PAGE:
The archives are full of articles underlining the advantages and benefits of tourism. But something is changing, and quickly at that. More and more people have stopped seeing "tourism" as a neutral, clear and agreeable word. You cannot help be scared by the endless queue to visit Gaztelugatxe. Everyone has a friend or relative who has had to leave where they live because of the increase in the price of housing. Local associations and assemblies are more and more worried; reports and... [+]
There have been important results a year after we stood up to the Muzzle Law and the fine which Spanish Governmentthe gave us under its terms. In the first case connected with journalism, the Muzzle Law has taken a step backwards. Those of us who have decided not to remain silent when confronted with human rights violations have a grin on our faces, having won another reason to carry on providing information and influencing.
The Spanish government, via its Basque Autonomous Community representative Javier de Andres, has desisted from its attempt to fine ARGIA journalist Axier Lopez. As a result of the magazine's appeal against the fine, a trial was to be held in Gasteiz on March 13th. Without having to go to trial, ARGIA is free from having to pay a fine for its journalism.
From Egia, in Donostia, to Agurain, and taking in Amikuze, a new paradigm is opening up: ‘I want to live my life in Basque, you can answer me any way you want’. As simple as that. Bilingual conversations were the starting point for this new transformation. But to carry that out, some of the prejudices which affect Basque-speakers in terms of language have to be overcome. What we have to do is look at the map in the right way.
This year, once more, thousands of people met in Bilbao to demand that Basque prisoners be brought to the Basque Country. At present, five years after ETA ended its armed struggle, there are 349 Basques in Spanish and French prisons. There are also hundreds of refugees and deportees who cannot return home. How can the knot be untied? We spoke with several people with close links to prison. They do not want to see the subject rot on the branch.
“We want justice, free the detainees” was 20,000 people's demand in Altsasu. The deafening silence was only broken by the sound of applause. The seven young people who were arrested as a result of the fight on the 15th of October have spent more than two weeks in Soto de la Real and Alcalá de Henares prisons, near Madrid, 400 kilometres from their homes in the Sakana valley. They are accused of crimes which could be punished with between ten and fifteen years in prison... [+]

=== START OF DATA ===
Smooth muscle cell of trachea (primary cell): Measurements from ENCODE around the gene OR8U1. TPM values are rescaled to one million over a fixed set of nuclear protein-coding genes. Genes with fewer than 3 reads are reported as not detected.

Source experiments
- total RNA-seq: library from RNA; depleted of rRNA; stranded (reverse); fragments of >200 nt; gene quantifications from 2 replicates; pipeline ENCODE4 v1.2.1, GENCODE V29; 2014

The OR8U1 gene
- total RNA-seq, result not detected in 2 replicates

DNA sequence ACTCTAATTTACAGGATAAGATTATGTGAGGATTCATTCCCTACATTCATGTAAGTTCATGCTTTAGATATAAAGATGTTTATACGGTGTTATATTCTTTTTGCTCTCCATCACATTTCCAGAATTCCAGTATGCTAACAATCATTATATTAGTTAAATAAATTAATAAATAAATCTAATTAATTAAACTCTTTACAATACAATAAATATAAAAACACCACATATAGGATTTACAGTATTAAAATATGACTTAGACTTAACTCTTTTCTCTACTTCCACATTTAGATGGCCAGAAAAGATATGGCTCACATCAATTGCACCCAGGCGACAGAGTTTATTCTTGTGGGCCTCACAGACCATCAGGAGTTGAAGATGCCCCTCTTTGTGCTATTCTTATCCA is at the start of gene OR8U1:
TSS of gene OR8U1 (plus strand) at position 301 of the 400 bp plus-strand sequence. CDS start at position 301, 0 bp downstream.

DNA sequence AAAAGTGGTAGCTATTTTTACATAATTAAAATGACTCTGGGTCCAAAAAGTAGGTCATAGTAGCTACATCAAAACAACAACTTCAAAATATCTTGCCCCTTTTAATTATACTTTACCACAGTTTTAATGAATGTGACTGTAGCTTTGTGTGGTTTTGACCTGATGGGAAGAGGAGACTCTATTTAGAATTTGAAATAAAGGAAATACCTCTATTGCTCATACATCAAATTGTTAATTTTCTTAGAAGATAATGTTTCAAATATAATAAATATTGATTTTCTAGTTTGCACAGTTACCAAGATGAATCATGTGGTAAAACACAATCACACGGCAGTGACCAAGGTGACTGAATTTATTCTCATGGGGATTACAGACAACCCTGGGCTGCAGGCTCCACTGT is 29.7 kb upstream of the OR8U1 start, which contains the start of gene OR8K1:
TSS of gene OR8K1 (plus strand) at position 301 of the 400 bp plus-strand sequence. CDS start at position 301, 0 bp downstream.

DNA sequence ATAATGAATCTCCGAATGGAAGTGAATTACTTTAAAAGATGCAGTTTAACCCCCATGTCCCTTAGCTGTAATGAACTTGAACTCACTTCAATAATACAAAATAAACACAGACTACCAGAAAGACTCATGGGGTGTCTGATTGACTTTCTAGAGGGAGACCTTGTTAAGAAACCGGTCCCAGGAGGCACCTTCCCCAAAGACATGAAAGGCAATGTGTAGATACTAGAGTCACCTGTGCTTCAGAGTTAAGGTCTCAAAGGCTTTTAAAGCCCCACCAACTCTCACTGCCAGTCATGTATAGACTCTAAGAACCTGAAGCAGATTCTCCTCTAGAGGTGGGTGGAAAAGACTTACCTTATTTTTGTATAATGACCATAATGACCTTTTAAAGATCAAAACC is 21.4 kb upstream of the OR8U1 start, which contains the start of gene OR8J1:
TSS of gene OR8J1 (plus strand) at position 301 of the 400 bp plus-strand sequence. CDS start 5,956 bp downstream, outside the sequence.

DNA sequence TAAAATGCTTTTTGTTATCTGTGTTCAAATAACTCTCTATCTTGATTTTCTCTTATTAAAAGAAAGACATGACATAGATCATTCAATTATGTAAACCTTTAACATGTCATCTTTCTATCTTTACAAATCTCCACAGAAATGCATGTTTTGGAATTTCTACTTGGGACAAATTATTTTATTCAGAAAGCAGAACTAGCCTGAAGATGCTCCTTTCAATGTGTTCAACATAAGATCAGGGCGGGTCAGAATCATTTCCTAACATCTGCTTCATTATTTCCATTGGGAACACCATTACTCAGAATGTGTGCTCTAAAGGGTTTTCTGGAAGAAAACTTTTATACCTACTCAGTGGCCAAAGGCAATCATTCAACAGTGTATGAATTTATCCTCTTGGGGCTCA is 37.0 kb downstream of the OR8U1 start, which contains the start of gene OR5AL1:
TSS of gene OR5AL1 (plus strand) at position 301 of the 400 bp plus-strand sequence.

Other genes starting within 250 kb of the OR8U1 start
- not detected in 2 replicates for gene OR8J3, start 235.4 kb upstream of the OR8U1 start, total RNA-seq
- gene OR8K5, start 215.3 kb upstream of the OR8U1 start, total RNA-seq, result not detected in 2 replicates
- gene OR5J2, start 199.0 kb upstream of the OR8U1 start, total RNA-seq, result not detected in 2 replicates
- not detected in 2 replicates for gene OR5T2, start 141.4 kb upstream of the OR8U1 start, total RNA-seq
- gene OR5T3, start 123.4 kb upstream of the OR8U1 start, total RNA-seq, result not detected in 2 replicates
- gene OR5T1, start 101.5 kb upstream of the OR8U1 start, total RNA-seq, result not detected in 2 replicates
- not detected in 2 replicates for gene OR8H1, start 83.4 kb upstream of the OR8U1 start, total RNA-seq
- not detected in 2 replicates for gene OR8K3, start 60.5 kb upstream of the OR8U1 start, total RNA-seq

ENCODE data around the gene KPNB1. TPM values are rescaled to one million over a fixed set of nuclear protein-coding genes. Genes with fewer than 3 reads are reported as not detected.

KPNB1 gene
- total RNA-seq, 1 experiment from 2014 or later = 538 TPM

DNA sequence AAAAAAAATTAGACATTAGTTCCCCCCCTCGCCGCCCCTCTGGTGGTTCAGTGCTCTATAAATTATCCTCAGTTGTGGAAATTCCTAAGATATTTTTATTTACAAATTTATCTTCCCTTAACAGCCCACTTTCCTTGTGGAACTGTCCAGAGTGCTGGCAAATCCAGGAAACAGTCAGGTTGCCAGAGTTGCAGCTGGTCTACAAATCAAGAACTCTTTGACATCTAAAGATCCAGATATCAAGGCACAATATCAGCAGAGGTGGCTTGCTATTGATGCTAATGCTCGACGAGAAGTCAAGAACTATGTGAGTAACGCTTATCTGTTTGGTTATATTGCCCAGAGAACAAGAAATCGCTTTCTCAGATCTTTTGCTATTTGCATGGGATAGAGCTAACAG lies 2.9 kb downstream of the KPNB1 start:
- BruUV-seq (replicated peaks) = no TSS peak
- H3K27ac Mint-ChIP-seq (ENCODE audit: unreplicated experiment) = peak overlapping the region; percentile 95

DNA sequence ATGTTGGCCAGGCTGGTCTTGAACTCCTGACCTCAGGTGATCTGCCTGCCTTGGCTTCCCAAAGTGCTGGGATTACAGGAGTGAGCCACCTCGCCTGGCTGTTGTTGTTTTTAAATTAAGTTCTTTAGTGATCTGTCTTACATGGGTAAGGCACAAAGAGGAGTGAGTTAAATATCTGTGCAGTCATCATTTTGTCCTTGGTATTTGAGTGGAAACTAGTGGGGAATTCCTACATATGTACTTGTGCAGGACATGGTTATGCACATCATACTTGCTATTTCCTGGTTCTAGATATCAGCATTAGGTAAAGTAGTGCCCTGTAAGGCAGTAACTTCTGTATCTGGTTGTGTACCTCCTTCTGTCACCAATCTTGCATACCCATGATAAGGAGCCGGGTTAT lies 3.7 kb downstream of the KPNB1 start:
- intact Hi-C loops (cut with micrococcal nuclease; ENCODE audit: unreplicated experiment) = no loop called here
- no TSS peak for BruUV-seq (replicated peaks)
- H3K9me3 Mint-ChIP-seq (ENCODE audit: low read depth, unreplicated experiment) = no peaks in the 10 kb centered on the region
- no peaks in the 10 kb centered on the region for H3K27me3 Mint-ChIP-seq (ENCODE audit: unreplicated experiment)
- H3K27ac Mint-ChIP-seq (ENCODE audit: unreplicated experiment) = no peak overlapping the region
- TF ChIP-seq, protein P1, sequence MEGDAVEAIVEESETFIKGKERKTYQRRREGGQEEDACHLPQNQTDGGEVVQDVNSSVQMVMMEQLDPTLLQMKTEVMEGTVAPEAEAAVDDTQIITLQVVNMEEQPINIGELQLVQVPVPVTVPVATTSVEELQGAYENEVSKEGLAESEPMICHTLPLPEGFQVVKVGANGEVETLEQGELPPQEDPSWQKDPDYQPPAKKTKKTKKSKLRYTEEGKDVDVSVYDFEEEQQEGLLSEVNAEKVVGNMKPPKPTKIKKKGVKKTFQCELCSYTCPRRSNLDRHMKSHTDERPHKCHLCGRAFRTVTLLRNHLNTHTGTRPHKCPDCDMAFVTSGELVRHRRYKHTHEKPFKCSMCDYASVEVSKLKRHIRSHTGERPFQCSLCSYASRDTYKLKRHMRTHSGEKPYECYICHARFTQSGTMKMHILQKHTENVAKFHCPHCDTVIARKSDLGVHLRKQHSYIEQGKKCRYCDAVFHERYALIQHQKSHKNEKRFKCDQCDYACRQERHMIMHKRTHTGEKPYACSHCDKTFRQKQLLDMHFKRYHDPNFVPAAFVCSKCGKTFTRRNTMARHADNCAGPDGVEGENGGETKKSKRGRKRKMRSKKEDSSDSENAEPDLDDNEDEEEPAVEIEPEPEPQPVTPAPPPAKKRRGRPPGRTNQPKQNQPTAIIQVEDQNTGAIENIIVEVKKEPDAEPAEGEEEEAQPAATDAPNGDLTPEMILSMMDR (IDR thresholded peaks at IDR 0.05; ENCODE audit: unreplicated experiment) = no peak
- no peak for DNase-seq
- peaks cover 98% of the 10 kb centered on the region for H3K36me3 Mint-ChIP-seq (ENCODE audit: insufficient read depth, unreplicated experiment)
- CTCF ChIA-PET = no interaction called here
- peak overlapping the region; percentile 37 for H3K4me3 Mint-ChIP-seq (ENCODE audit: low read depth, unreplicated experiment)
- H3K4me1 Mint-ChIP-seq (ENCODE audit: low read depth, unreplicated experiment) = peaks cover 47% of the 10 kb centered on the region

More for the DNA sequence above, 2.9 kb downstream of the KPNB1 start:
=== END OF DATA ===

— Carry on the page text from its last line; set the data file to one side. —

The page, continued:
The limited agreements which Confebask, CCOO and UGT have signed, with the support of the Basque Government, have increased tensions in the trade union world. Spanish reforms have opened the door to state-wide agreements, worsening working conditions and blocking collective bargaining. Apparently the agreements are designed to overcome that situation. But can anything be overcome leaving the major trade unions in the Basque Autonomous Community, ELA and LAB, to one side? In addition to... [+]
Around 200 social stakeholders in European minority language communities were asked: What measures do you think should be taken in order to ensure respect for language rights? They gave more than 400 different answers. Donostia 2016 European Capital of Culture and Kontseilua (the Basque Language in Society Institution) are the promoters of the Language Rights Protection Protocol. And they have done more than just writing the protocol on paper, wanting it to be a tool for the future. The... [+]
Barcelona University's Carme Junyent gave a conference at the University of the Basque Country Humanities Faculty as part of the presentation of Oihaneder Euskararen Etxea's Hitz adina mintzo cycle. Before talking about the death of languages, Junyent underlined the quality of the cycle, praising the excellence of the experts speaking and inviting the members of the audience to take part in all the sessions.
This autumn contract for the first phase of the Zubieta incinerator will be granted by the Gipuzkoa Residues Consortium. And this autumn several town councils will have access to the study drawn up by the Consortium. The project's costs, more than one thousand million Euros, and the demanding conditions set in terms of paying them, will turn the sustainable residue management which those councils have been using until present on its head. Are people prepared to leave a debt like that to... [+]
Spain is going well, the PP said during one of its famous campaigns under Aznar. PNV tells citizens time and again that Euskadi is going well, and the message has stuck in the head of 37% of voters. The idea which is the firm basis for PNV votes has caught many other voters with the "we're going well" idea over the last four years, from all the way from the PP to EH Bildu.